From Happy Camper to Camp Developer: Building the New Nature Camps at the Museum

We are frequently asked if the Canadian Museum of Nature runs day camps during school holidays. This year we are really pleased to be able to answer a resounding “Yes!” This summer, for the first time since finishing our renovations in 2010, we will be offering Nature Camps for children and youth aged 6 to 14.

Two women stand near a field.

Memories of 1984: Laurel (left) and a fellow counsellor prepare for summer at Camp Canterbury Hills. Image: Kathleen Marsman © Kathleen Marsman

My colleague Pamela and I have both had memorable and extremely formative experiences as both campers and counsellors at summer camps. Our past experiences provided inspiration for us as we laid out the foundations of the new camps.

For me, summer camp is where I first did bark- and leaf-rubbings and became aware and mesmerised by the diversity of trees around me. Summer camp is also where I learned to express myself through drama, music and public speaking.

More fundamentally, summer camp is where I gained self-confidence and established life-long friendships. How exciting to be able to offer similar experiences here at the Museum of Nature!

A woman holds a bottle that has been turned into a hanging trap for flying insects.

Pamela Kirk explains how a flying-insect trap works during a workshop at the museum. Image: Nathalie Benoît © Canadian Museum of Nature

Pamela had similar experiences. She recalls, “I often went to specialty-themed camps during the holidays. Those are some of my favourite childhood memories—really delving in to the topics that had piqued my interest throughout the year was a fantastic way to spend part of the summer! I remember a particular day camp where we went to a local preserve and sketched birds and other creatures. I was among more experienced artists and learned so much just by being with that group. What I learned at that camp formed the basis for my love of scientific drawing.’

“Things learned in camp can have a life-long influence, even shaping career choices,” adds Pamela. First a camper, she later became the programmer, and then the administrator of an outdoor science camp.

“I’m still in touch with many of my co-workers and camp alumni, some of whom have gone on to become professional palaeontologists, archaeologists and geologists.”

So it is with great enthusiasm that our team started building the new Nature Camps. First, we defined the camp goals, scope and overall focus. There are a lot of great camps in the Ottawa region. How and what can we do that will be special?

We considered our unique expertise, consulted with colleagues and came up with four themes for our Nature Camps: Dinosaurs and Fossils, Arctic, Canada’s Creatures and Bioluminescence.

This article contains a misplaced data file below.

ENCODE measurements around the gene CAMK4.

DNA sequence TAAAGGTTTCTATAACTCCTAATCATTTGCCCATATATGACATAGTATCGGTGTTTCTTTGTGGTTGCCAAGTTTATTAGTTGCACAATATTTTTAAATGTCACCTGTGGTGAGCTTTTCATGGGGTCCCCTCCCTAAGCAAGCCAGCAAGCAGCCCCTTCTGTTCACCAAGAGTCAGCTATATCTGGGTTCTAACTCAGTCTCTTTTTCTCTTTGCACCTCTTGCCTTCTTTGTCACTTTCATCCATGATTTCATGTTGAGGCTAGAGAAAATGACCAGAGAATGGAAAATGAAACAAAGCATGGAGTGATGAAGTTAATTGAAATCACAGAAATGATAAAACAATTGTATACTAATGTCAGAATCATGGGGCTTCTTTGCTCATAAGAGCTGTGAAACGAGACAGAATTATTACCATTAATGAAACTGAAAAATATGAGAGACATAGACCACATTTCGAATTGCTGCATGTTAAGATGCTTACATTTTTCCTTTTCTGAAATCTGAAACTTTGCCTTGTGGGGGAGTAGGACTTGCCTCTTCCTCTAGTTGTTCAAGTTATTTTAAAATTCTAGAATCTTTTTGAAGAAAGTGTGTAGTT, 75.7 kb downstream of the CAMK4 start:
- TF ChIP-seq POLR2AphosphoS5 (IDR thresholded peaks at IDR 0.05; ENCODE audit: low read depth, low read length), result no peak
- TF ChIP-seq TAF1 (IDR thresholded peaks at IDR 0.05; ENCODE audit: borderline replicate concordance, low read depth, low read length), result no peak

We want to capitalize and build on the incredible wealth of knowledge and experience of a variety of museum staff. Campers will learn from a real palaeontologist, Arctic explorer, or maybe even a mammalogist! They will also explore behind the scenes with an animal-care technician, exhibition designer or museum-collections curator.

Two boys use fine hand tools to remove rock from around a fossil.

We want to expose Nature Camps campers to the scientific work done behind the scenes at the museum. Here, two boys help remove rock from around a fossil. Image: C.W. Clark © C.W. Clark

In addition to providing in-depth opportunities to discover our permanent and special exhibitions (for example, Creatures of Light), we want the campers to discover the science behind the museum.

We also want them to be inspired by as many museum staff as possible and learn about potential museum careers. We want to build museum ambassadors and life-long friendships with the campers.

And who knows, maybe some of these children will love their experience enough to walk in our tracks and welcome future participants in Nature Camps!

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7 Responses to From Happy Camper to Camp Developer: Building the New Nature Camps at the Museum

  1. Mary wade says:

    Your camps sound like they will provide interesting and unique experiences for your students…..where are the camps for the 60+ year olds? I want to attend one!!

  2. nature says:

    lol. Good idea!

  3. Allison says:

    Will you be offering your camps again this summer? If so, when do you post information on them and open for registration? My son is asking to go to a geology camp 🙂 I’m sure he’d love one of the camps you offer!

    • nature says:

      Thank you for your inquiry. We are reviewing our summer program, and will have more information in February.

    • nature says:

      Allison, here’s the follow up regarding your question about our summer camps. This summer we will not be offering summer camps as we did last year. However, please keep an eye on our website for special summer family programs. Thanks again for your original inquiry.

  4. Beth says:

    Have you decided on whether you will be offereing summer camps again in 2015?

    • nature says:

      Beth, thanks for your interest in our summer camps. This summer we will not be offering summer camps as we did last year. However, please keep an eye on our website for special summer family programs.

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